Friday, January 4, 2013

Lovely Mess and Slow

I almost cannot begin this post, so difficult it is for me to conjure words. Last night I spent twenty minutes trying to remember the word “redundant,” and could not. At some point late in pregnancy body, inertia, a slow instinct takes over. What is left of the energetic, at times frantic, nesting instinct of two weeks ago is past, or only exists in the form of a vague frustration as I look out of my huge body at partially completed projects. My messy daughter still playing in bed late in the morning. The raised beds outside, covered with snow, still full of dead vegetation I couldn't clear away in time. Bows and rnaments on tables and on the tree, yet to be taken down and stored. Little piles of toys to put away. Snow boots on the stairs.

My world is slowing, and I recognize the change in me: a change that will enable my body to birth this child. Not my mind. My mind can do nothing now. Survival and health are found now only in…eating, sleeping, growing, waiting, sweating.

Sometimes my mind tries to fight it. Am I ready for another baby? it thinks. Will I lose what I have with Hattie? When will I write? Will this baby be healthy? Will I love this baby too? Will I be able to get through this labor? Will I be able to sleep? Anxiety. Anxiety. The I MUST DO voice: “I must do the dishes. I must sweep the passage. I must organize the basement. I must plan the meals.” And yes, some things I must do. And doing is difficult. Feeding my family has become a task of epic proportion. Yet we must eat. My body demands: good food, clean sheets, a quiet room.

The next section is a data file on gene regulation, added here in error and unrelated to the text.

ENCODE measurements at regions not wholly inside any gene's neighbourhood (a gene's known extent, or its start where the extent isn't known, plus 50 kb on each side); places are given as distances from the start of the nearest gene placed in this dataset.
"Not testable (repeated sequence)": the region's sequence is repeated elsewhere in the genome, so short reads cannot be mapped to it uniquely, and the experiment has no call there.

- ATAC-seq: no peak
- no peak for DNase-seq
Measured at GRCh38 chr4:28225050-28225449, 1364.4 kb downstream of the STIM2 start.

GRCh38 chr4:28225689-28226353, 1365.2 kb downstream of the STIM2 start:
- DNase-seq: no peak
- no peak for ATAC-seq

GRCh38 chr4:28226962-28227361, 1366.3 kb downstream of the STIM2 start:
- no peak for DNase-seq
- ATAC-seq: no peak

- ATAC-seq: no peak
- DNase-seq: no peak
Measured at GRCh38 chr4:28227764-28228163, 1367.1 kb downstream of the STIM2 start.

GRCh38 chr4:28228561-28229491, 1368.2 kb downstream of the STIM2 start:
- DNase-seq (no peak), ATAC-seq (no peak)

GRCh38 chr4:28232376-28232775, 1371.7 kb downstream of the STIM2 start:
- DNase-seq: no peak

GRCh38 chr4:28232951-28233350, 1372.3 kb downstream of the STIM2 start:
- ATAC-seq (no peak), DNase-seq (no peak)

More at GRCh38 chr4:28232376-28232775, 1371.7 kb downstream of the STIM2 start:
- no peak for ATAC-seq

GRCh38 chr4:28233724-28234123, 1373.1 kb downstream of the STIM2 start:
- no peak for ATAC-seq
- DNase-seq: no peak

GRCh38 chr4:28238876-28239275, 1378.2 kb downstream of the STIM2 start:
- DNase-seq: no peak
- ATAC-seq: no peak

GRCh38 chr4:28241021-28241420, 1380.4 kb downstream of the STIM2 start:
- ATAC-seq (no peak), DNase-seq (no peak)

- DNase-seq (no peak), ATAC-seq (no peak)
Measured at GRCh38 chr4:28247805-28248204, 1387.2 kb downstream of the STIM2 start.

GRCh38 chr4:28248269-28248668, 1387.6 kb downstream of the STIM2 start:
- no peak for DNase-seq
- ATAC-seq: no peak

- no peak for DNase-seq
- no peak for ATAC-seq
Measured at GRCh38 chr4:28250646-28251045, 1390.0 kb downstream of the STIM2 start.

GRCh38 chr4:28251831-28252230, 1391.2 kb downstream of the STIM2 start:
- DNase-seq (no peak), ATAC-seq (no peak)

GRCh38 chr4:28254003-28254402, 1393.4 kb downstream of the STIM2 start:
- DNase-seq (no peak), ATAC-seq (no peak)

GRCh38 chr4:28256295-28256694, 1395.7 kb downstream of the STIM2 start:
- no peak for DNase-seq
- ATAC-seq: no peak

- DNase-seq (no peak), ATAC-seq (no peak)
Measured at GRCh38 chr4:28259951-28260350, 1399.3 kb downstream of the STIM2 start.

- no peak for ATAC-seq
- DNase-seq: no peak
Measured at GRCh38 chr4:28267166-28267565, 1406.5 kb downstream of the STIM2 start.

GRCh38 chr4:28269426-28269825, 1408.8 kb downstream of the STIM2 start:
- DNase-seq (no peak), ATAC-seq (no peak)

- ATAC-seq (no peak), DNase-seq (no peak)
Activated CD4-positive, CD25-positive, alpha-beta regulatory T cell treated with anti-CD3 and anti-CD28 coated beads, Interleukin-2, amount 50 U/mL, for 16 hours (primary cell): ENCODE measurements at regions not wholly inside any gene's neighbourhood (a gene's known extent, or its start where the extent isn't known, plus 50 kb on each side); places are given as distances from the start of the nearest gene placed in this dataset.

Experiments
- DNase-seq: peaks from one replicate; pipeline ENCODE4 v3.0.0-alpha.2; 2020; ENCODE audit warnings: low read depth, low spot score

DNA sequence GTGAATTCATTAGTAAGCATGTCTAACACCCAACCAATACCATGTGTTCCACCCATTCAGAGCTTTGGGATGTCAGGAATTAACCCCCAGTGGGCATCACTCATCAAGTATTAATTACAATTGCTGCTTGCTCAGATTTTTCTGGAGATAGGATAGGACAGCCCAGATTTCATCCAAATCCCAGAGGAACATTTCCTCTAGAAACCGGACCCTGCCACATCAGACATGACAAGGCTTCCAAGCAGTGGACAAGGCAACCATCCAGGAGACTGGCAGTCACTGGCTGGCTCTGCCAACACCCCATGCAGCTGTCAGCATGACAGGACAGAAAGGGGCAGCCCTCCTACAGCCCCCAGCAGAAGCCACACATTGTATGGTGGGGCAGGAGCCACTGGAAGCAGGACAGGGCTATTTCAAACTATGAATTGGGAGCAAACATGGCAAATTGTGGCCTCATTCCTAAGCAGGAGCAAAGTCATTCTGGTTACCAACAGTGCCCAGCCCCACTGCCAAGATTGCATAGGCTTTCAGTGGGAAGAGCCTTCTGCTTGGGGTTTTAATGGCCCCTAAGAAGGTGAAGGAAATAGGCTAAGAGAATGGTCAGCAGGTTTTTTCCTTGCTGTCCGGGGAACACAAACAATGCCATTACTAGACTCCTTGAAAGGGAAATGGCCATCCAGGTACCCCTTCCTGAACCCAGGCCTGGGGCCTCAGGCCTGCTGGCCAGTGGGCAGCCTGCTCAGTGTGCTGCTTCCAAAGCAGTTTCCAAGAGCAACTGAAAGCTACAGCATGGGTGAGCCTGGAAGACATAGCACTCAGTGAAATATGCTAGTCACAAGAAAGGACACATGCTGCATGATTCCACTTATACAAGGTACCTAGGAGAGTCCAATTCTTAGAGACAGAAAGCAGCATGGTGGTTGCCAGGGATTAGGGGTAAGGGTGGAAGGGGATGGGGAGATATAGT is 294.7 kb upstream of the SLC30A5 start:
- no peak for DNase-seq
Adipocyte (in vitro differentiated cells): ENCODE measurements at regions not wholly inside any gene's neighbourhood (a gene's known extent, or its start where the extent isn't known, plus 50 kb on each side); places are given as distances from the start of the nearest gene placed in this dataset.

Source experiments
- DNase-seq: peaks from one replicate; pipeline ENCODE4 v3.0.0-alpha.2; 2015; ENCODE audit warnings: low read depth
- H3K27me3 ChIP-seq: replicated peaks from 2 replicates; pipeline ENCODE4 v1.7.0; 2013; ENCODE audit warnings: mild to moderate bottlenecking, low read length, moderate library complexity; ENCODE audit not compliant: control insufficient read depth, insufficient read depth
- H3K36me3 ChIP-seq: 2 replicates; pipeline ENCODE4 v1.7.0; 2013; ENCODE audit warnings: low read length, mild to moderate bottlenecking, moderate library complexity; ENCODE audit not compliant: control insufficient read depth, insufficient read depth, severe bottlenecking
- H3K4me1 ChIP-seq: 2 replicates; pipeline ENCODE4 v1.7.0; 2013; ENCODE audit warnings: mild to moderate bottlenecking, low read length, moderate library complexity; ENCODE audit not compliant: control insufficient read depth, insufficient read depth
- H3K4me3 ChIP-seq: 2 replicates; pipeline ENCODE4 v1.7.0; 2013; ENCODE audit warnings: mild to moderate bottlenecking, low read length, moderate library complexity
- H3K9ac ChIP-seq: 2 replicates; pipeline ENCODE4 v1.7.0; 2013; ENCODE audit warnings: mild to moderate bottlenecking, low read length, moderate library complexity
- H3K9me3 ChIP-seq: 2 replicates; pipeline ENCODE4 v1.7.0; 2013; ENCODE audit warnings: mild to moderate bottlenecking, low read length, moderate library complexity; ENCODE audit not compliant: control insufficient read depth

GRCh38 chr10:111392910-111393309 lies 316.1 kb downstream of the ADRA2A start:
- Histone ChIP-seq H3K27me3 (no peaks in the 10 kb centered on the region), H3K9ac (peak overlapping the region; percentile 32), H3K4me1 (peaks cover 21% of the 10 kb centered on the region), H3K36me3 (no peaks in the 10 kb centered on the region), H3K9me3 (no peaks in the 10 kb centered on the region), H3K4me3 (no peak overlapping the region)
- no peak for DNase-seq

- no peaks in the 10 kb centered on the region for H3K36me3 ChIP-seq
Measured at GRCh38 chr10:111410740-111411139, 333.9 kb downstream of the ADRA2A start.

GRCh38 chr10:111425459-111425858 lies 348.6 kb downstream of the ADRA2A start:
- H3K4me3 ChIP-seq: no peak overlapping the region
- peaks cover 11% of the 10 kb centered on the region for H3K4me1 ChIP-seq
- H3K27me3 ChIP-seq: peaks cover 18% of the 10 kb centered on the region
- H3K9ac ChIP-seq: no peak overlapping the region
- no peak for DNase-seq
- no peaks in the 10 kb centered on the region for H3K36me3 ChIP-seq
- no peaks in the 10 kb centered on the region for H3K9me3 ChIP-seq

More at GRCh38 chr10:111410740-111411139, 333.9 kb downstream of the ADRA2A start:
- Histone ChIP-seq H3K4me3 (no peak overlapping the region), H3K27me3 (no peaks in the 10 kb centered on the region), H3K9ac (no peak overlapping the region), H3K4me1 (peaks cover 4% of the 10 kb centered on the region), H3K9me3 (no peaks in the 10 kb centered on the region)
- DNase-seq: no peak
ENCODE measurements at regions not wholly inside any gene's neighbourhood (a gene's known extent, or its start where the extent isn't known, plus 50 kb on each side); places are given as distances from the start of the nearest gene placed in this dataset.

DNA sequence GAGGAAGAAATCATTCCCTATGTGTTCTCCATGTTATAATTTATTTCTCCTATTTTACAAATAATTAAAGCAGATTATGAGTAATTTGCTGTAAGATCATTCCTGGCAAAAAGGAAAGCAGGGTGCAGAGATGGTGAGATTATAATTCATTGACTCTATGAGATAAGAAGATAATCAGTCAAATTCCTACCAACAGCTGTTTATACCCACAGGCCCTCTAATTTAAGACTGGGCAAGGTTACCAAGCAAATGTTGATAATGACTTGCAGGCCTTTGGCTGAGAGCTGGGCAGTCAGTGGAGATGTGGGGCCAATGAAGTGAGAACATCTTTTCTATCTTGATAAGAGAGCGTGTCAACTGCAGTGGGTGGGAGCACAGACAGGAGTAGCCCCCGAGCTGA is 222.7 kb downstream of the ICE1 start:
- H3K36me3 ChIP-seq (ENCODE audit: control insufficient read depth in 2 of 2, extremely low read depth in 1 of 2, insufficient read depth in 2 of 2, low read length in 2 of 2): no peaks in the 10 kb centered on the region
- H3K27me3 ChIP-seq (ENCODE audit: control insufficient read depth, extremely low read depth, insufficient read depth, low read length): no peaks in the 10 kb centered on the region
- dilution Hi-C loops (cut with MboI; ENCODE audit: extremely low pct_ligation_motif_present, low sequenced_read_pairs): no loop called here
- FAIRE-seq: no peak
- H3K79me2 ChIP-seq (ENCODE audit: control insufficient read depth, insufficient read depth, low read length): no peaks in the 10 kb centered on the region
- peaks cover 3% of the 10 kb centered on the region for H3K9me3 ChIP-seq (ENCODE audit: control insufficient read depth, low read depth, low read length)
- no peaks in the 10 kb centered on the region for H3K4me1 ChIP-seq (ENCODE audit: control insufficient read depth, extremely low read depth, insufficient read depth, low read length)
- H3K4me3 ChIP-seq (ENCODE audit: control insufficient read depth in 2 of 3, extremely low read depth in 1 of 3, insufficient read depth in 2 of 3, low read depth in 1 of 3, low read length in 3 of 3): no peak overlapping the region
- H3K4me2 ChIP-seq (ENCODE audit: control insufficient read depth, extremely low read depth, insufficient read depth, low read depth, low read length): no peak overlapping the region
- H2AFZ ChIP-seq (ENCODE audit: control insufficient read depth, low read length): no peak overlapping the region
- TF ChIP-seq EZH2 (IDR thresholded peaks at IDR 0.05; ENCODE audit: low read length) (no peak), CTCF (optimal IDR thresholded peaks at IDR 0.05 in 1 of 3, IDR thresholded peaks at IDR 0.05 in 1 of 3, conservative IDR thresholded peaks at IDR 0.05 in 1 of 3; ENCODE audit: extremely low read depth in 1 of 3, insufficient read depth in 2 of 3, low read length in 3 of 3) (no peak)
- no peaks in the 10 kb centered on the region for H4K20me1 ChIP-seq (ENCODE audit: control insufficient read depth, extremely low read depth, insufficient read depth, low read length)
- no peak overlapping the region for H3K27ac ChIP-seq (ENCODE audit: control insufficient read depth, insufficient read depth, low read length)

My body is teaching me what is necessary—to do, to left undone. I am leaving the small toys on the rug in the playroom. I am allowing myself to sleep in the afternoon, as the still-early sun sets.

Now I am listening to the air heat the house, listening to the dog snore. I am watching the snow melt into icicles off the roof of the garage, the pale light turn warm and gold on the bare trees outside. The antique glass in the dining room window warps the branches, marbles the sky.
Posted with BlogsyPosted with Blogsy


  1. The frantic nesting hasn't stopped yet, and I want to cry when I see the lap blanket yet again thrown across the couch. Does this mean my baby will wait until I reach your perfect "undone-ness"?